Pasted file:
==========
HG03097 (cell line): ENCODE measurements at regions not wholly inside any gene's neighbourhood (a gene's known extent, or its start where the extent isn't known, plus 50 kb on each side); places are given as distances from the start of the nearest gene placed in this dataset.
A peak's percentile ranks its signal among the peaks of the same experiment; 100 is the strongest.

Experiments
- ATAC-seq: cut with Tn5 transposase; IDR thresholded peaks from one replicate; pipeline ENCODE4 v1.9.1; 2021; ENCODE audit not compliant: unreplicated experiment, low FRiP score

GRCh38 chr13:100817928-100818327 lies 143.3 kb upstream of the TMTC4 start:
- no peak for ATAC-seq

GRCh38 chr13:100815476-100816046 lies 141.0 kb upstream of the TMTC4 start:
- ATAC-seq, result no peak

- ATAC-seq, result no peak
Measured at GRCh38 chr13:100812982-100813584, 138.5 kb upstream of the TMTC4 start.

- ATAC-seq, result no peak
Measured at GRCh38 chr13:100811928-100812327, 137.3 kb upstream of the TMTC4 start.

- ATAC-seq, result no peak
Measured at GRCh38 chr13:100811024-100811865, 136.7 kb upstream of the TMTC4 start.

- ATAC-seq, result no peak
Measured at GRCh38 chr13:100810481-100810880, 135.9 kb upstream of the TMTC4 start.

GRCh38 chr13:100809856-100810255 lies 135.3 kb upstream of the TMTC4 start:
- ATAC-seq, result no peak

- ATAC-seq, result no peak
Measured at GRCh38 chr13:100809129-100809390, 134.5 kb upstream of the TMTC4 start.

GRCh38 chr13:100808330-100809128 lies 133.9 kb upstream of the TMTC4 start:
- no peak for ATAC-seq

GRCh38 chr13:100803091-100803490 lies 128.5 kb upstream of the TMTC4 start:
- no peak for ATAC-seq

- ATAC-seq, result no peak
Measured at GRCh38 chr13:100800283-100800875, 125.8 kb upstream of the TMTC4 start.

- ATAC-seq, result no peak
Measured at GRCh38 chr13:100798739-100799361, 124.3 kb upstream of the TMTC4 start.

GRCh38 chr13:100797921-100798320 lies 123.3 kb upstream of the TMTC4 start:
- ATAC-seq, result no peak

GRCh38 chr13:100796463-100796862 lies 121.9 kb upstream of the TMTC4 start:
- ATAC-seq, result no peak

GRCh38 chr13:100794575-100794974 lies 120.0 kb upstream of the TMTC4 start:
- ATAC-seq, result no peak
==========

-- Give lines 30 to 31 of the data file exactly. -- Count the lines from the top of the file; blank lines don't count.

- ATAC-seq, result no peak

GRCh38 chr13:100796463-100796862 lies 121.9 kb upstream of the TMTC4 start: